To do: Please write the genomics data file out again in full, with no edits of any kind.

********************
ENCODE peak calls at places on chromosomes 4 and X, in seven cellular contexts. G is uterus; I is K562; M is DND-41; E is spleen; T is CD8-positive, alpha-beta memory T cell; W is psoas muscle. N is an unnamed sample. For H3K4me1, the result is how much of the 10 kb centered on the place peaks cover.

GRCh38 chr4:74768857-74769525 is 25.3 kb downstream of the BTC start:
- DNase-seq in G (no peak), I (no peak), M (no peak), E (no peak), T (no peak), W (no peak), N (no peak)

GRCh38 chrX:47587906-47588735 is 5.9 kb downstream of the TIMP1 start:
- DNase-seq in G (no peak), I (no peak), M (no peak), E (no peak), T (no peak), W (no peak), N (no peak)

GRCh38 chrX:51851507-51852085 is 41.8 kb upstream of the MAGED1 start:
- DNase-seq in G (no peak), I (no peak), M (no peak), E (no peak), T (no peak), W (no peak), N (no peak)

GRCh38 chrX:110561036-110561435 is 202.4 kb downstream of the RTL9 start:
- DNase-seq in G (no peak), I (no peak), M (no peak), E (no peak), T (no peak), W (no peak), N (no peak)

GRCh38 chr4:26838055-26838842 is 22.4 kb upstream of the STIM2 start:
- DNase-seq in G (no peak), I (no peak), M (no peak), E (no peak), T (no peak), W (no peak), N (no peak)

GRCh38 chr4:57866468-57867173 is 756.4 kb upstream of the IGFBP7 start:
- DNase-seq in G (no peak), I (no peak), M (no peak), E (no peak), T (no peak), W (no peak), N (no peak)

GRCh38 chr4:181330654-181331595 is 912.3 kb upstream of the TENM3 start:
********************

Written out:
ENCODE peak calls at places on chromosomes 4 and X, in seven cellular contexts. G is uterus; I is K562; M is DND-41; E is spleen; T is CD8-positive, alpha-beta memory T cell; W is psoas muscle. N is an unnamed sample. For H3K4me1, the result is how much of the 10 kb centered on the place peaks cover.

GRCh38 chr4:74768857-74769525 is 25.3 kb downstream of the BTC start:
- DNase-seq in G (no peak), I (no peak), M (no peak), E (no peak), T (no peak), W (no peak), N (no peak)

GRCh38 chrX:47587906-47588735 is 5.9 kb downstream of the TIMP1 start:
- DNase-seq in G (no peak), I (no peak), M (no peak), E (no peak), T (no peak), W (no peak), N (no peak)

GRCh38 chrX:51851507-51852085 is 41.8 kb upstream of the MAGED1 start:
- DNase-seq in G (no peak), I (no peak), M (no peak), E (no peak), T (no peak), W (no peak), N (no peak)

GRCh38 chrX:110561036-110561435 is 202.4 kb downstream of the RTL9 start:
- DNase-seq in G (no peak), I (no peak), M (no peak), E (no peak), T (no peak), W (no peak), N (no peak)

GRCh38 chr4:26838055-26838842 is 22.4 kb upstream of the STIM2 start:
- DNase-seq in G (no peak), I (no peak), M (no peak), E (no peak), T (no peak), W (no peak), N (no peak)

GRCh38 chr4:57866468-57867173 is 756.4 kb upstream of the IGFBP7 start:
- DNase-seq in G (no peak), I (no peak), M (no peak), E (no peak), T (no peak), W (no peak), N (no peak)

GRCh38 chr4:181330654-181331595 is 912.3 kb upstream of the TENM3 start: